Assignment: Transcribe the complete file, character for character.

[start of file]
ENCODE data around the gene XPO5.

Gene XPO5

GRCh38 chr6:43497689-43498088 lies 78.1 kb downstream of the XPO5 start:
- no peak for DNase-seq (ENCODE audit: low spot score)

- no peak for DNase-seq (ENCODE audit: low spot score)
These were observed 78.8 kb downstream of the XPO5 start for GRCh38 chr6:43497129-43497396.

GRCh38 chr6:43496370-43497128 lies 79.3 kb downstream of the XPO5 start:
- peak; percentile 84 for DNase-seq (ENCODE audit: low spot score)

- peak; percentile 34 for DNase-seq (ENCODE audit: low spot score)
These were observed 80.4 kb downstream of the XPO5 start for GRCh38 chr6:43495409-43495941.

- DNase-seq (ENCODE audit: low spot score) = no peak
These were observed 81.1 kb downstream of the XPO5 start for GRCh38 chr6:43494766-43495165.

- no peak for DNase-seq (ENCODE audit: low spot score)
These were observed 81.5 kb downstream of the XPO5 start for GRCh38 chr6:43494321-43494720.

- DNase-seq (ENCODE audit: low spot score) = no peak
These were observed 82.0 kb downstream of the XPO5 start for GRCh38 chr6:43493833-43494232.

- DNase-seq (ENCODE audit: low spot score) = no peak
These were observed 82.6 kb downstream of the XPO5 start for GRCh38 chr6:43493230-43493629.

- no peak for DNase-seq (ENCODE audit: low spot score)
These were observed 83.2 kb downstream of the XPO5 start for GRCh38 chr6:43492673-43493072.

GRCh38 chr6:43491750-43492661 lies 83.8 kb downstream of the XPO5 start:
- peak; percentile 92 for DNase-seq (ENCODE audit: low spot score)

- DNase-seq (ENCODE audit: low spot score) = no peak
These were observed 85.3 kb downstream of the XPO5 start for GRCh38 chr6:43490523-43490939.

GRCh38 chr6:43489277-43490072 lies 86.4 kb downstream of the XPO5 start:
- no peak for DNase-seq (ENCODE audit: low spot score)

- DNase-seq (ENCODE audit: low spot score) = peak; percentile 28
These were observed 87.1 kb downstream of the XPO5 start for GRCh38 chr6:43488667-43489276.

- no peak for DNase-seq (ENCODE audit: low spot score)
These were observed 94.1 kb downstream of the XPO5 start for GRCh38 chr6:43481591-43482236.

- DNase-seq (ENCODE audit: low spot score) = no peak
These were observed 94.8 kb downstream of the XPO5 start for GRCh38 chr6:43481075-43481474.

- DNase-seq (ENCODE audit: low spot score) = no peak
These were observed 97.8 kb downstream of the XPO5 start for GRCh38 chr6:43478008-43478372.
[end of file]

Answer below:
ENCODE data around the gene XPO5.

Gene XPO5

GRCh38 chr6:43497689-43498088 lies 78.1 kb downstream of the XPO5 start:
- no peak for DNase-seq (ENCODE audit: low spot score)

- no peak for DNase-seq (ENCODE audit: low spot score)
These were observed 78.8 kb downstream of the XPO5 start for GRCh38 chr6:43497129-43497396.

GRCh38 chr6:43496370-43497128 lies 79.3 kb downstream of the XPO5 start:
- peak; percentile 84 for DNase-seq (ENCODE audit: low spot score)

- peak; percentile 34 for DNase-seq (ENCODE audit: low spot score)
These were observed 80.4 kb downstream of the XPO5 start for GRCh38 chr6:43495409-43495941.

- DNase-seq (ENCODE audit: low spot score) = no peak
These were observed 81.1 kb downstream of the XPO5 start for GRCh38 chr6:43494766-43495165.

- no peak for DNase-seq (ENCODE audit: low spot score)
These were observed 81.5 kb downstream of the XPO5 start for GRCh38 chr6:43494321-43494720.

- DNase-seq (ENCODE audit: low spot score) = no peak
These were observed 82.0 kb downstream of the XPO5 start for GRCh38 chr6:43493833-43494232.

- DNase-seq (ENCODE audit: low spot score) = no peak
These were observed 82.6 kb downstream of the XPO5 start for GRCh38 chr6:43493230-43493629.

- no peak for DNase-seq (ENCODE audit: low spot score)
These were observed 83.2 kb downstream of the XPO5 start for GRCh38 chr6:43492673-43493072.

GRCh38 chr6:43491750-43492661 lies 83.8 kb downstream of the XPO5 start:
- peak; percentile 92 for DNase-seq (ENCODE audit: low spot score)

- DNase-seq (ENCODE audit: low spot score) = no peak
These were observed 85.3 kb downstream of the XPO5 start for GRCh38 chr6:43490523-43490939.

GRCh38 chr6:43489277-43490072 lies 86.4 kb downstream of the XPO5 start:
- no peak for DNase-seq (ENCODE audit: low spot score)

- DNase-seq (ENCODE audit: low spot score) = peak; percentile 28
These were observed 87.1 kb downstream of the XPO5 start for GRCh38 chr6:43488667-43489276.

- no peak for DNase-seq (ENCODE audit: low spot score)
These were observed 94.1 kb downstream of the XPO5 start for GRCh38 chr6:43481591-43482236.

- DNase-seq (ENCODE audit: low spot score) = no peak
These were observed 94.8 kb downstream of the XPO5 start for GRCh38 chr6:43481075-43481474.

- DNase-seq (ENCODE audit: low spot score) = no peak
These were observed 97.8 kb downstream of the XPO5 start for GRCh38 chr6:43478008-43478372.